When your national leaders do not address a problem they have consistently identified, but only lament, what do you do?
I don’t know.
But what I know is that it is bizarrely tiring to listen to the anti-corruption sermon, national prayer breakfast after another. It is as if it is a conspiracy for President Museveni and Speaker of Parliament Rebecca Kadaga to talk the talk just for just.
There they were this week at it again. The occasion was the National Prayer Breakfast, some annual shindig hosted by the Speaker and organised by members of the Uganda Parliament Prayer Breakfast Fellowship.
Looking into Parliament from the outside, nothing would ever tell you there was such a formation in there. This was the 21st such gathering, apparently. That is one too many prayers.
This year the theme was: The Power of Character in Leadership. Uhm! As is usually the practice at these holier-than-thou gatherings, corruption came in for an easy story to tell to be seen to be relevant and claim moral high ground.
The Speaker, fresh from a high of hosting the 64th Commonwealth Parliamentary Conference, went first, not ever wanting to lose the shining momentum.
Daily Monitor was on hand to report it all. “Those people who sleep on mattresses of cash, most of it ill gotten, most of which they cannot even use, those who believe in primitive wealth accumulation, release that wealth for the schools, hospitals, infrastructure and innovations,” Ms Kadaga thundered, according to Daily Monitor.
Notice with me the sermon-like quality of this bit: release that wealth for the schools, hospitals, infrastructure and innovations.
You would think it were Pastor ZYX ordering demons out of some hapless chap’s soul. I command you… blah, blah.
“In everything that you do, set an example by doing what is good.” Okay. Good by whom? By God? By the law? By my conscience? How about if doing good does not bring bread and ghee?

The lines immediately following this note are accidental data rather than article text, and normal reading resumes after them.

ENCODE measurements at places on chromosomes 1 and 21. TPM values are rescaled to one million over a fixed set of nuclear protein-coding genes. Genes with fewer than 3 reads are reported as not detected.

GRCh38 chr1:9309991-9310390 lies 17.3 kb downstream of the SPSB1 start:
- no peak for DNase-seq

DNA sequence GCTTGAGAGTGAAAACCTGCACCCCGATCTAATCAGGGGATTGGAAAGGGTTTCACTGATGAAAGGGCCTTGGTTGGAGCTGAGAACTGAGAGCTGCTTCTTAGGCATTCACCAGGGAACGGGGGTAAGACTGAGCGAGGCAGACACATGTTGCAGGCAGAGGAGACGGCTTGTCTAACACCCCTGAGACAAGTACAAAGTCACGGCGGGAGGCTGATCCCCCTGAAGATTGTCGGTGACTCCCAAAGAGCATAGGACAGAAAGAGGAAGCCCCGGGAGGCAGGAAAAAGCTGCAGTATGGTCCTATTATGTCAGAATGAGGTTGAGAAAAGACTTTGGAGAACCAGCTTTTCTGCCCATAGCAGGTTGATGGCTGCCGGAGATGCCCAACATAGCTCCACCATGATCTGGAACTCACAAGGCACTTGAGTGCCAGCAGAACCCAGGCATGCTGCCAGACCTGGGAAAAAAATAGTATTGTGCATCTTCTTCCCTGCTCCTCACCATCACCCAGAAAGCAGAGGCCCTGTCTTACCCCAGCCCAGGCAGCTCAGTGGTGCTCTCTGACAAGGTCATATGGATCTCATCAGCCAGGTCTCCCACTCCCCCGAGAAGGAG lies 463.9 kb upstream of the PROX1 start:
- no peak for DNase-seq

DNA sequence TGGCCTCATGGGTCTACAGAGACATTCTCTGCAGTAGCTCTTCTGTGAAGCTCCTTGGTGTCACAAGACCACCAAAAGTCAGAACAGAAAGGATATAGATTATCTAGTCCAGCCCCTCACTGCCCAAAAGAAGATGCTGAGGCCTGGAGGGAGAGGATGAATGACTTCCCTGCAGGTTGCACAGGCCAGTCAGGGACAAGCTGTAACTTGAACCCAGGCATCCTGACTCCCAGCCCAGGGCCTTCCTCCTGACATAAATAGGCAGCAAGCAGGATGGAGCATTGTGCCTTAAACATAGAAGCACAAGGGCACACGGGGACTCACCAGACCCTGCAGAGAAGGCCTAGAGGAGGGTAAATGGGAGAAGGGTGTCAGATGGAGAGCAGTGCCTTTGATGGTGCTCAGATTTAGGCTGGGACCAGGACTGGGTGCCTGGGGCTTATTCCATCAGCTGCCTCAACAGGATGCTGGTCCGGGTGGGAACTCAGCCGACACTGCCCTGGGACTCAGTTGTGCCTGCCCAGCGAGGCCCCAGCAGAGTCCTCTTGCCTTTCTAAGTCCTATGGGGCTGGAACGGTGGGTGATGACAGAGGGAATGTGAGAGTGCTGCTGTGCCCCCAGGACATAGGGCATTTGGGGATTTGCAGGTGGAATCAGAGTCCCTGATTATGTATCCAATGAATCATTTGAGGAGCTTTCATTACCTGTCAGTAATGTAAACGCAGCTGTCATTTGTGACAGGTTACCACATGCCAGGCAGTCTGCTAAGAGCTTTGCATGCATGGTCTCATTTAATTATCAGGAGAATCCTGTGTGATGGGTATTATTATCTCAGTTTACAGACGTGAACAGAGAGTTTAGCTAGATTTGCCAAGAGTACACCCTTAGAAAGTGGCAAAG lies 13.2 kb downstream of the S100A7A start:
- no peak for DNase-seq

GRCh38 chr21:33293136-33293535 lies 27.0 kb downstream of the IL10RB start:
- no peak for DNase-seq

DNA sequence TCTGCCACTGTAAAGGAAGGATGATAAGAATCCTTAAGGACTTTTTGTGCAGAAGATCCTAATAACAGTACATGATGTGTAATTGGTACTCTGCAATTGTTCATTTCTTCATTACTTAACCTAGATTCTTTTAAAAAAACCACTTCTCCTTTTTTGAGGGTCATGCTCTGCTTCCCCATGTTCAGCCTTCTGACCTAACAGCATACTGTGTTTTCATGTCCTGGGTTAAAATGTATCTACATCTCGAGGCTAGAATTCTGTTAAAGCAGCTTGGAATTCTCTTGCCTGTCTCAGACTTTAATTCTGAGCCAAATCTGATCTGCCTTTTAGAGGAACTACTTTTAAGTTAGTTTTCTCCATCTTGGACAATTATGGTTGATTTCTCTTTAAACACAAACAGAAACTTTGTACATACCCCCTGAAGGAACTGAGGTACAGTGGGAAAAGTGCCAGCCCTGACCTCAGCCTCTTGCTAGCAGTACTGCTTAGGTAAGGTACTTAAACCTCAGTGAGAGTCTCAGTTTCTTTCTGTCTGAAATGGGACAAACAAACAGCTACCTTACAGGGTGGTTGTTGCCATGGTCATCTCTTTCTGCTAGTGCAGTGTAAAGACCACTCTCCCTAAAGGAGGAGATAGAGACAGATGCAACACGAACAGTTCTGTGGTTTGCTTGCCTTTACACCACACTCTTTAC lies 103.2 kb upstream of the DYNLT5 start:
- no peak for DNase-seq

Daily Monitor reported that Dokolo District Woman MP Cecilia Ogwal “set the tone” with an impassioned prayer about morals and integrity. Except that she chose to be intolerant, to put it mildly, by going after a soft target. Here is what the newspaper says she said:
“We are confessing that homosexuality is being practiced in this nation. Your own word says sodomy is an abomination. You said it in your Holy Book, but we are doing it with gladness. Lord, I say have mercy on us, we have defiled ourselves and we have defiled our nation,” she said.
Doing it with gladness? Would it be less of an abomination if we were doing it without gladness?
It appears President Museveni has moved on from those same-sex things. Corruption it is, was, and had to be. The Speaker and the President were united.
Mr Museveni said, according to Daily Monitor: “Do not be tempted to abuse the trust given by God through the people. Do not be corrupt, do not agree to take [a] bribe or ask for bribes. I have never taken [a] bribe or accepted to be bribed.”
Good, the man is speaking for himself. He now also needs to speak for officials in his government. Will he do so before State power leaves him? Let’s bet.
I would, however, have loved to hear some sort of report card about how many corrupt people have been fingered since the last mournful national prayer. Some accounting would have been welcome.
Think about this: Everyone who talks about corruption in public condemns it. The day prayer will have real meaning is the day some big kahuna will hold the microphone at the National Prayer Breakfast to endorse corruption in Uganda.
It would be about time.
Bernard Tabaire is a media trainer and commentator on public affairs based in Kampala.